Bridge Damage Status
The central Texas area experienced two major flood events in 2015, both of which caused damage to the decking of the bridge. LCRA data recorded rainfall amounts in the area as ranging between approximately 5.5 and 6.7 in. during one 24-hour period, and the Colorado River at Bastrop was 3 feet above flood stage (Chavez 2015). Wilbarger Creek, which usually flows approximately 30 feet below the decking of the bridge, went out of its banks and overflowed the bridge. The flood crest on Wilbarger Creek at Elgin of 37.83 feet on May 26 is considered to be an ‘historic crest’ (National Weather Service 2016). As the water receded, the damage to the bridge decking became apparent. To provide a basis for comparison, Fig. 1 and Fig. 2 show the condition of the bridge decking in January 2015, and Fig. 3, Fig. 4, and Fig. 5, show the condition of the bridge decking after the May 2015 flood. After the flood, the bridge was closed to pedestrian traffic because of safety concerns (Fig. 6).
May Flood Aftermath and Cleanup
After the damage to the bridge from the May flood, several area property owners began researching the bridge history in preparation for trying to get repair work done on the bridge decking. On September 30, 2015 area property owners met with Judge Paul Pape to discuss funding possibilities for repairs and potential development of the area, and another meeting was scheduled for October 28, 2015. On October 20 2015, Precinct 4 County Commissioner, Bubba Snowden, had the debris from the May flood cleaned up at the bridge site (Fig. 7 and Fig. 8), and area residents were looking forward to being able to discuss more definite future plans at the October meeting. Unfortunately, by the time of this meeting, Bastrop County was experiencing a wildfire; consequently, the meeting was canceled.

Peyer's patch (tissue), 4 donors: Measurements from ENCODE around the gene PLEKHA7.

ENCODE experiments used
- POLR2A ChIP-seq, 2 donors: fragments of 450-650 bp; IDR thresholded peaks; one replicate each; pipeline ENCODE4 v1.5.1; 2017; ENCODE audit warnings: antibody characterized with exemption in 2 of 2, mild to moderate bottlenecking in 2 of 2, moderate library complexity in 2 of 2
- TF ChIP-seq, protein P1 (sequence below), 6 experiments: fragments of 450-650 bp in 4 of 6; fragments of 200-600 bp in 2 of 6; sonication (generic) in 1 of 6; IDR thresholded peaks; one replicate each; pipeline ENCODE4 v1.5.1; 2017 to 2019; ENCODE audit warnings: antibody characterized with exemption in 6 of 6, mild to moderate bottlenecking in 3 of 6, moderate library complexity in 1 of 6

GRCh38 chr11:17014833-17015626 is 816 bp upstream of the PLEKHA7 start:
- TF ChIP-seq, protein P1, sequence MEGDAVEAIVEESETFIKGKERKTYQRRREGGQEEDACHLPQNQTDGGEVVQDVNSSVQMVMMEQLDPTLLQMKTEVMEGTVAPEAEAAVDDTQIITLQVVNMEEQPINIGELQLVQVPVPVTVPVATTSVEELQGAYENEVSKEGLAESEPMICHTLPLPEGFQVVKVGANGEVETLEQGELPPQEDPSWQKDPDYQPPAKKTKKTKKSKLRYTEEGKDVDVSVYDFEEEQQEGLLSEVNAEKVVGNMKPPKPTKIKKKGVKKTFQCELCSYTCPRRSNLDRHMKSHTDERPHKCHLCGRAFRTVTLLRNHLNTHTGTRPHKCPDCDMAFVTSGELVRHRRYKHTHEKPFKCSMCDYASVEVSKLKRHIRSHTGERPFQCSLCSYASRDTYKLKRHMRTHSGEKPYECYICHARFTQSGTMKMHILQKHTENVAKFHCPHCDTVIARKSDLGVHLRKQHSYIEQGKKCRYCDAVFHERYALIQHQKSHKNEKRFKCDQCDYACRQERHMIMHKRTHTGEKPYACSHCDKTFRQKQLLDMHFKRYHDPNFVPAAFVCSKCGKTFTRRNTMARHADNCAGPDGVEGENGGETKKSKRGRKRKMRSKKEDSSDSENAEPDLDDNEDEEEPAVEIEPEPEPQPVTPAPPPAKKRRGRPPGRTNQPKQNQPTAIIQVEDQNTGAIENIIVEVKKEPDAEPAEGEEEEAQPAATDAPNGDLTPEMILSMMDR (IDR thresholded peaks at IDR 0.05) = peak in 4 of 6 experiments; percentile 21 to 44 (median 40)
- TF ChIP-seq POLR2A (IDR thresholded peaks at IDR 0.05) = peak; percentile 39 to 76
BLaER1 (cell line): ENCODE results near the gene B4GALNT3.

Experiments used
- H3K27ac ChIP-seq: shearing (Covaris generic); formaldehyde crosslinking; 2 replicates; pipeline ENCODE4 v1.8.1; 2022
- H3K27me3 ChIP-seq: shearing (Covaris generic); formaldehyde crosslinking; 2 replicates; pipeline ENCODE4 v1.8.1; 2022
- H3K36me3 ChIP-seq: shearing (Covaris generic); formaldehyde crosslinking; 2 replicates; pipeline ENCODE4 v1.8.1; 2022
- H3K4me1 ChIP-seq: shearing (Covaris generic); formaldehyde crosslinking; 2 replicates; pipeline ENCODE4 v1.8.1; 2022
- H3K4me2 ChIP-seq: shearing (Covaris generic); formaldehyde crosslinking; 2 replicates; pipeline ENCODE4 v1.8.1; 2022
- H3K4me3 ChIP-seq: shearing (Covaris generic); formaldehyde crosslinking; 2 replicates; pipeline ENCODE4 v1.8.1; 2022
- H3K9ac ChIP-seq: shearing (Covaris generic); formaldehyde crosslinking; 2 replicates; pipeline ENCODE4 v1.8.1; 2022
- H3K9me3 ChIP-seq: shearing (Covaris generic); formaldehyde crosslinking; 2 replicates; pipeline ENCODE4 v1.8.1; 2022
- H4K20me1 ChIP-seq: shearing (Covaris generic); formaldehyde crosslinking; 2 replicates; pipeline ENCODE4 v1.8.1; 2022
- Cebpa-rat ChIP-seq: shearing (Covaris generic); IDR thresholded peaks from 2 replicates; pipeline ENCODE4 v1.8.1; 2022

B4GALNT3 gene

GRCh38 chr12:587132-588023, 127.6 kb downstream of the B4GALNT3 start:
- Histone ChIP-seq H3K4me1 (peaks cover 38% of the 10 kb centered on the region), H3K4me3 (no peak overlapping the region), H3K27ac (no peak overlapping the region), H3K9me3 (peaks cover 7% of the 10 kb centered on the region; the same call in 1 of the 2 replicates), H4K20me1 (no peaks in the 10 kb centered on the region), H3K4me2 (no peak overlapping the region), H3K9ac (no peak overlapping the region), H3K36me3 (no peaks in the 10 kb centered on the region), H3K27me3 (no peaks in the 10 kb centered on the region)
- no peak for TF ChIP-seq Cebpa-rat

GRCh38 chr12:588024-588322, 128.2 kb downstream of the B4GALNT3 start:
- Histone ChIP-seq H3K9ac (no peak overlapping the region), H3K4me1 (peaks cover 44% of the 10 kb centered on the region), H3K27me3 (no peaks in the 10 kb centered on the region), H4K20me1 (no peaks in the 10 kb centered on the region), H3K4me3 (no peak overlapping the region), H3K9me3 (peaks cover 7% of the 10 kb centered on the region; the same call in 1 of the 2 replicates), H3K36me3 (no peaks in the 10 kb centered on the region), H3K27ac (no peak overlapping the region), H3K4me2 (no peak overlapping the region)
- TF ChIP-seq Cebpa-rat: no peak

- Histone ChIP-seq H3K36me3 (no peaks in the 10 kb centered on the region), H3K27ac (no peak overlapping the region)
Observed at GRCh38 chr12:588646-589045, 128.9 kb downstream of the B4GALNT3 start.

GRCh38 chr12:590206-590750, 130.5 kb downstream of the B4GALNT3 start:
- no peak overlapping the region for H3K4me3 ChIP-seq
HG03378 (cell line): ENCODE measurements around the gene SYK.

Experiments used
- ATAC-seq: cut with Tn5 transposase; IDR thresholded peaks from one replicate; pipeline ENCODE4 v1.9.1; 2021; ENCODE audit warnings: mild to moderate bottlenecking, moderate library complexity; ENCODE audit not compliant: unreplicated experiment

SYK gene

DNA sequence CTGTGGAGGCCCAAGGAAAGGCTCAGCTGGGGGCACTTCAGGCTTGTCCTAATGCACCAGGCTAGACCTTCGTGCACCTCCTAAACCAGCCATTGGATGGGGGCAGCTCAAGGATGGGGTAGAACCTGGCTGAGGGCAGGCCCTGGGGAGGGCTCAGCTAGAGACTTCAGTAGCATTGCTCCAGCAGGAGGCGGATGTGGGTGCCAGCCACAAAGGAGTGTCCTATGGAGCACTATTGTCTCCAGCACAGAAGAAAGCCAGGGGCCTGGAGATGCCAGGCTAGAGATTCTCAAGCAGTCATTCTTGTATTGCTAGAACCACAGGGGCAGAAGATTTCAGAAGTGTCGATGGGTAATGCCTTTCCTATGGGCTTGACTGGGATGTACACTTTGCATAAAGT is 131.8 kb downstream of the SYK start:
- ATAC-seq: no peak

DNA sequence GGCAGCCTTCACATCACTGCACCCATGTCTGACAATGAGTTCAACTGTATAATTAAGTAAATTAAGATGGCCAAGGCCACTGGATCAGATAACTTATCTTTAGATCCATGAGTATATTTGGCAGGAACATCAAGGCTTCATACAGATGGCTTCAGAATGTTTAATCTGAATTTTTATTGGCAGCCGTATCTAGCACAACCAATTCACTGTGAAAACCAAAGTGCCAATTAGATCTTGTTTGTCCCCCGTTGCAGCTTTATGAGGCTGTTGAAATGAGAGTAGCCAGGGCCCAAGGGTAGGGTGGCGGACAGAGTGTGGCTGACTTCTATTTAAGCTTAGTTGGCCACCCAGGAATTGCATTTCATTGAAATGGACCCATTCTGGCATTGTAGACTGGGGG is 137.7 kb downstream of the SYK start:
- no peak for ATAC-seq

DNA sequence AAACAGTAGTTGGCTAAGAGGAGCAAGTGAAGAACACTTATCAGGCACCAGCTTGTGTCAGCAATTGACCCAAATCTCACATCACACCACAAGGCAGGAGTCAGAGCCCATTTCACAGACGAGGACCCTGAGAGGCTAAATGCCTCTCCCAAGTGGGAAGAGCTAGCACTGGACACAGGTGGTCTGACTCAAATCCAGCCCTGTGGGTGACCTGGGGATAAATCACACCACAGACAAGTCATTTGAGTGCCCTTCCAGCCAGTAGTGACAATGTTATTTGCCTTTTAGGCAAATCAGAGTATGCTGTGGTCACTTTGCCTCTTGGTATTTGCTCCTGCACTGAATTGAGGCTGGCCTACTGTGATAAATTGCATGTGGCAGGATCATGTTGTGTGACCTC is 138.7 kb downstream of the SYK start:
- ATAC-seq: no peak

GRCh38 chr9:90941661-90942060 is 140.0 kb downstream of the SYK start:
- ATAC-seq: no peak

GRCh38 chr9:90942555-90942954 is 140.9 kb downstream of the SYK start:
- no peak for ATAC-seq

Late October 2015
Before the October wildfire was completely extinguished, the county experienced another significant rainfall event that was both a blessing and a curse: it was a blessing in that it completed the job of extinguishing the wildfire, but a curse in that it brought more flooding to the area. Like the May flood, the October flood also resulted in an historic crest on Wilbarger Creek at Elgin at 37.10 ft on October 31 (National Weather Service 2016); this crest was only 8¾ in. below the crest in May. Although the extent of the October flood would have been sufficient to damage the bridge decking, it exacerbated the damage from the May flood; some of the damaged decking from the May flood washed away in the October flood. Fig. 9 shows the flooding road on October 30, before the crest of the floodwaters on Wilbarger Creek. Fig. 10, Fig. 11, and Fig. 12 show Wilbarger Creek and the bridge on October 31; the receding floodwaters revealed the new damage to the decking.
Late April 2016
During the early morning hours of April 30, a storm packing straight-line winds of up to 75 mph blew through Bastrop County. The Lower Elgin Road bridge would probably have not sustained any damage from this storm, except that a tree was blown down on the bridge approach at the end furthest from the creek. The damage seems to have been confined to the approach, rather than to the main structure. Fig. 13, Fig. 14, Fig. 15, and Fig. 16 show this damage.
July 1, 2016
On July 1, the tree that was blown down in the April 30 storm was removed from the bridge. With the tree cleared from the bridge approach, the damage that it caused is more visible. This damage appears to be limited to several bent and/or broken pieces of the guard rail on the side of the bridge opposite to the new bridge. Fig. 17 and Fig. 18 show this damage.